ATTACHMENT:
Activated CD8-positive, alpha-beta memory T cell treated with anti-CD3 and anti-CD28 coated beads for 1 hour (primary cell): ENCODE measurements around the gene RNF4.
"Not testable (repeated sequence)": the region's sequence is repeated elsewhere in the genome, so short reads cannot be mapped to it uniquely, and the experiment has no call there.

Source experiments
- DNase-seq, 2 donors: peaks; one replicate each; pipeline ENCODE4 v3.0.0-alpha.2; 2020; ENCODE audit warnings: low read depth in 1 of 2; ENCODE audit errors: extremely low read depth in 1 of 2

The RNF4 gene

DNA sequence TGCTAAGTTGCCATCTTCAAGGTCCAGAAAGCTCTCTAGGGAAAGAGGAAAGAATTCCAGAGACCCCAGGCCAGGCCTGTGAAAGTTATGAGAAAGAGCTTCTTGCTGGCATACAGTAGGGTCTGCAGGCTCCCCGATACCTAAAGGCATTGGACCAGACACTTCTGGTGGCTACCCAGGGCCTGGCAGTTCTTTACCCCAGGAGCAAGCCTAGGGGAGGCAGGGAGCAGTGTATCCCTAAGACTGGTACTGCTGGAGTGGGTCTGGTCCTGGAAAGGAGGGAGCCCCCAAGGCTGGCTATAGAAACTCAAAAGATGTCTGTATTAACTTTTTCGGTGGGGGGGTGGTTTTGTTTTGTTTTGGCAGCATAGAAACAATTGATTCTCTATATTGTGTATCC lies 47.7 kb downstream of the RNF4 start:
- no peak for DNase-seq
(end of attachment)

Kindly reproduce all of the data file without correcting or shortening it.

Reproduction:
Activated CD8-positive, alpha-beta memory T cell treated with anti-CD3 and anti-CD28 coated beads for 1 hour (primary cell): ENCODE measurements around the gene RNF4.
"Not testable (repeated sequence)": the region's sequence is repeated elsewhere in the genome, so short reads cannot be mapped to it uniquely, and the experiment has no call there.

Source experiments
- DNase-seq, 2 donors: peaks; one replicate each; pipeline ENCODE4 v3.0.0-alpha.2; 2020; ENCODE audit warnings: low read depth in 1 of 2; ENCODE audit errors: extremely low read depth in 1 of 2

The RNF4 gene

DNA sequence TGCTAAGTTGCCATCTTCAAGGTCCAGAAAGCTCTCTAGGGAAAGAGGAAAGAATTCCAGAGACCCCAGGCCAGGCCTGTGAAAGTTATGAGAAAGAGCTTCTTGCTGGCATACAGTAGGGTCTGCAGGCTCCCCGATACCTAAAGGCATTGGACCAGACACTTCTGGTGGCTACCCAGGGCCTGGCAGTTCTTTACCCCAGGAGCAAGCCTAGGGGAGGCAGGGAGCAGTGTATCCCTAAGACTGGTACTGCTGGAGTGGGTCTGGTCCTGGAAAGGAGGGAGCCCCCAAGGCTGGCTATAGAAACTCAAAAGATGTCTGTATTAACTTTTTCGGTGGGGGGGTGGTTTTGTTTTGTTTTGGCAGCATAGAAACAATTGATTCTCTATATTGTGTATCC lies 47.7 kb downstream of the RNF4 start:
- no peak for DNase-seq